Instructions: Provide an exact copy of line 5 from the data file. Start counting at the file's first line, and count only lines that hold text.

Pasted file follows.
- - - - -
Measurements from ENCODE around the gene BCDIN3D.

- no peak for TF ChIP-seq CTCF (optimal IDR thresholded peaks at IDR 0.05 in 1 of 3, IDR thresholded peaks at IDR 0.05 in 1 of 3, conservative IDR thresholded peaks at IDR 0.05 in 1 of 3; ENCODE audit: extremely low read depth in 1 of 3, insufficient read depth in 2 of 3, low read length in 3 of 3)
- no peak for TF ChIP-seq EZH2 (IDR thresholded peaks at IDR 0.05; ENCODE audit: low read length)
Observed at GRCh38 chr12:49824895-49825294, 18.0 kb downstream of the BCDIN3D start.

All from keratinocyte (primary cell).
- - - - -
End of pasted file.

All from keratinocyte (primary cell).